8 We believe that the commission of crime should be apunished according to the nature of the offense; that murder, treason, robbery, theft, and the breach of the general peace, in all respects, should be punished according to their criminality and their tendency to evil among men, by the laws of that government in which the offense is committed; and for the public bpeace and tranquility all men should step forward and use their ability in bringing coffenders against good laws to punishment.

  9 We do not believe it just to amingle religious influence with civil government, whereby one religious society is fostered and another proscribed in its spiritual privileges, and the individual rights of its members, as citizens, denied.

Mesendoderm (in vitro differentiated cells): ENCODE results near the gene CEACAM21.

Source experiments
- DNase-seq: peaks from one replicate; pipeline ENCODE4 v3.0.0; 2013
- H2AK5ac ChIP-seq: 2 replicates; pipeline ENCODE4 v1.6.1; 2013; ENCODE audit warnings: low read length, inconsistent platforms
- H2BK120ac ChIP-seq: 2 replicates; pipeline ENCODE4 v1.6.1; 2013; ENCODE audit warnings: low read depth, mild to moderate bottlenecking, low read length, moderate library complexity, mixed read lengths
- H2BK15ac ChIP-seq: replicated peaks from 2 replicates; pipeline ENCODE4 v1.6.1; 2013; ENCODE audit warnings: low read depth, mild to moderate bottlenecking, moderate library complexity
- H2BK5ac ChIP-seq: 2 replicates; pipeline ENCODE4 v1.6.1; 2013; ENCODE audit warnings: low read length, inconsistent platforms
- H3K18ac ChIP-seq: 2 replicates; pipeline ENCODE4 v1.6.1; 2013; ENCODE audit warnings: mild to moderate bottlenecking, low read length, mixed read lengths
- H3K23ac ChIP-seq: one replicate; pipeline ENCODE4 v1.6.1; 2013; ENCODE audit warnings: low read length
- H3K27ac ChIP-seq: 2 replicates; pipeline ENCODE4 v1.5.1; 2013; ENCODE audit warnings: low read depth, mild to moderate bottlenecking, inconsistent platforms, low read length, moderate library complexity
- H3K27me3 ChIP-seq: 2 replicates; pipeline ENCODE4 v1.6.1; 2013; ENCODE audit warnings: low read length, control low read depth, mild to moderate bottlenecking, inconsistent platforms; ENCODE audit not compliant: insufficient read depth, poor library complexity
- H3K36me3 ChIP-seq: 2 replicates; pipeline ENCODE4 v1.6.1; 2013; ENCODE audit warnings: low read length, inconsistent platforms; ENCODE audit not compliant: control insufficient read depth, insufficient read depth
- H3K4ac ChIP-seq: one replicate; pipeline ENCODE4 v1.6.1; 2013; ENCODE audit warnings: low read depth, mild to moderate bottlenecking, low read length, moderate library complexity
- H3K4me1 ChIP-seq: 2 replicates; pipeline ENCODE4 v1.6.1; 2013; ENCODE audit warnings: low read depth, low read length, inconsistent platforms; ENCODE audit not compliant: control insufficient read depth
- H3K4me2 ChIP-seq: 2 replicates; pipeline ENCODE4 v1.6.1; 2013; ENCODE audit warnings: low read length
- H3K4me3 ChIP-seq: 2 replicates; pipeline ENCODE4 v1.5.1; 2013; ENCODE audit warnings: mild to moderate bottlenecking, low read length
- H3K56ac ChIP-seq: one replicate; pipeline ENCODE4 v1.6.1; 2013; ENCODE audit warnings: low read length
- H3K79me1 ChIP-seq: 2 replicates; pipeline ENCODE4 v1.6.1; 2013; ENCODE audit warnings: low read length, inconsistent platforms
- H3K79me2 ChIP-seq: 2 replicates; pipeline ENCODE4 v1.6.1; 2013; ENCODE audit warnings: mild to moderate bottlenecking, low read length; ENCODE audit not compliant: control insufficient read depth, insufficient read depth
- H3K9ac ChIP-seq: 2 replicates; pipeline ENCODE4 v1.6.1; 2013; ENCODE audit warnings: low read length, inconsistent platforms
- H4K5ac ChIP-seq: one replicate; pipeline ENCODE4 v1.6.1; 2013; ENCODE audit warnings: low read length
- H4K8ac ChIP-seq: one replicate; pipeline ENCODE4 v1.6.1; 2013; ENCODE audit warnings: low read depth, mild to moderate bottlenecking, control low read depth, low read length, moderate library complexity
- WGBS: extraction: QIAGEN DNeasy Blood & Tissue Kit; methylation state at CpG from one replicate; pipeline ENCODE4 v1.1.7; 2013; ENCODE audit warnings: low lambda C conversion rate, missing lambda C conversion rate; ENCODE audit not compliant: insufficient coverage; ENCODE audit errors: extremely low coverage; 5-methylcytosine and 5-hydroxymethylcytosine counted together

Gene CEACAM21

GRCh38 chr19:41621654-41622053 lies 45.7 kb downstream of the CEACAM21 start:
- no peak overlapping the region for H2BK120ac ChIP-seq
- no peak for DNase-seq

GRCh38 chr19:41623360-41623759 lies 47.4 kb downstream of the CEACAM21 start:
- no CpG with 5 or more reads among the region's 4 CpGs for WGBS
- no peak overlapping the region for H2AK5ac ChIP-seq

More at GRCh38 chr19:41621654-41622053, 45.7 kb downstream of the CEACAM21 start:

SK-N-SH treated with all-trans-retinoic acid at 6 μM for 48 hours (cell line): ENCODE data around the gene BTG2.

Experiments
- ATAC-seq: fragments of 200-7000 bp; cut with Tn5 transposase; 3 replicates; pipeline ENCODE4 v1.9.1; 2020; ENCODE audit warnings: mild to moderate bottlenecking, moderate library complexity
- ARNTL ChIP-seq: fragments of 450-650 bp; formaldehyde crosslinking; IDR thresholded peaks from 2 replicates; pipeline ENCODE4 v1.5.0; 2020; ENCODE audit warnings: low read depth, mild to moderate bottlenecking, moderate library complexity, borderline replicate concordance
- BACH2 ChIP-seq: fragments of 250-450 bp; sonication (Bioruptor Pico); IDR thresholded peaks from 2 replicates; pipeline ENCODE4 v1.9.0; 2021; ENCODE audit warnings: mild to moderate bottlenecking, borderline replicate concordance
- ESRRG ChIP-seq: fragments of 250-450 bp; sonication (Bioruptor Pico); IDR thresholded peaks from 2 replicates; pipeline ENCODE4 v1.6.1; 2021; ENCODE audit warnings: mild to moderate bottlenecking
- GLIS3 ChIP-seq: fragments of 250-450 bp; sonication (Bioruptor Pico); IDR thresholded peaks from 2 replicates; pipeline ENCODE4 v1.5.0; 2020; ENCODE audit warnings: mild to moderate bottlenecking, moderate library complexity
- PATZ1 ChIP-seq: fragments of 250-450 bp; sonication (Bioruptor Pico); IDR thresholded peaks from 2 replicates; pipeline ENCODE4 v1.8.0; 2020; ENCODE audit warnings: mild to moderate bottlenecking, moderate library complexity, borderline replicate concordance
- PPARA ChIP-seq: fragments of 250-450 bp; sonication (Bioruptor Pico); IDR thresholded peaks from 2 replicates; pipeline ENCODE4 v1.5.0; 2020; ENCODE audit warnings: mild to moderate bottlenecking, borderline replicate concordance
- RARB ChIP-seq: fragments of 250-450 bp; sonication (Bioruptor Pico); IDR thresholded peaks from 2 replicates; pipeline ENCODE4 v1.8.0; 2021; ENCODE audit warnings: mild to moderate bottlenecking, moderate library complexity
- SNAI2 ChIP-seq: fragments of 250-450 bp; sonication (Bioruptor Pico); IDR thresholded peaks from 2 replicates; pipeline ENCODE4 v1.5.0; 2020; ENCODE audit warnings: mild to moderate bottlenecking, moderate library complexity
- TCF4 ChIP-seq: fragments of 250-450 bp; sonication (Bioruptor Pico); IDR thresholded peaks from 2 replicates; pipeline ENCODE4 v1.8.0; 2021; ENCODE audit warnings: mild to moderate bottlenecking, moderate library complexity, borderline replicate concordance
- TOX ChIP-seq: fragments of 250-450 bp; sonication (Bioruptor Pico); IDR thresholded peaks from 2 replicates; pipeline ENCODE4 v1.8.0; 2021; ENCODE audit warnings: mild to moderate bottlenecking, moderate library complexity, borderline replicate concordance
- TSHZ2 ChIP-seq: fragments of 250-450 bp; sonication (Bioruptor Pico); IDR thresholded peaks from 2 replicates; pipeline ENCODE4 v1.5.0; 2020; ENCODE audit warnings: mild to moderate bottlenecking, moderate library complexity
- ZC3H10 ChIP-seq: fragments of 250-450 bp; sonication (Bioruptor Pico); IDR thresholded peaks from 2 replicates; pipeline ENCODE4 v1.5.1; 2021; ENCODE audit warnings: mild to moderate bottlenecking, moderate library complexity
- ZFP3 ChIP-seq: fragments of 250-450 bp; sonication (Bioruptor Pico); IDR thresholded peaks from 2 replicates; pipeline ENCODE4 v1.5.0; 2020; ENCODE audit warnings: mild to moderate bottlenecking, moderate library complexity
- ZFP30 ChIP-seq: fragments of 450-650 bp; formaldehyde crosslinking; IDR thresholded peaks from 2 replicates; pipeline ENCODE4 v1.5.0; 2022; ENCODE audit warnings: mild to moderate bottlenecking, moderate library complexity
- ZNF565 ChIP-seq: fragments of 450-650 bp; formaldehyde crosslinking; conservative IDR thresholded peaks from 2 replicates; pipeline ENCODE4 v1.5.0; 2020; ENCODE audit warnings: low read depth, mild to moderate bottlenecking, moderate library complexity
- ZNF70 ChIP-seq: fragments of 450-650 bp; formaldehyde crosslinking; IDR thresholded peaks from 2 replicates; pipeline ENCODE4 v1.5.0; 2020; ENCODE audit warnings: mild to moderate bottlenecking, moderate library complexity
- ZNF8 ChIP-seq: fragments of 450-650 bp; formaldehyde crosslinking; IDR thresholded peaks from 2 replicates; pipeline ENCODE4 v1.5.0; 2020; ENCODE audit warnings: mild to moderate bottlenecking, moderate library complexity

10 We believe that all religious societies have a right to deal with their members for disorderly conduct, aaccording to the rules and regulations of such societies; provided that such dealings be for fellowship and good standing; but we do not believe that any religious society has bauthority to try men on the right of property or life, to take from them this world’s goods, or to put them in jeopardy of either life or limb, or to inflict any physical punishment upon them. They can only excommunicate them from their society, and withdraw from them their fellowship.

  11 We believe that men should appeal to the civil law for redress of all awrongs and grievances, where personal abuse is inflicted or the right of property or character infringed, where such laws exist as will protect the same; but we believe that all men are justified in bdefending themselves, their friends, and property, and the government, from the unlawful assaults and encroachments of all persons in times of exigency, where immediate appeal cannot be made to the laws, and relief afforded.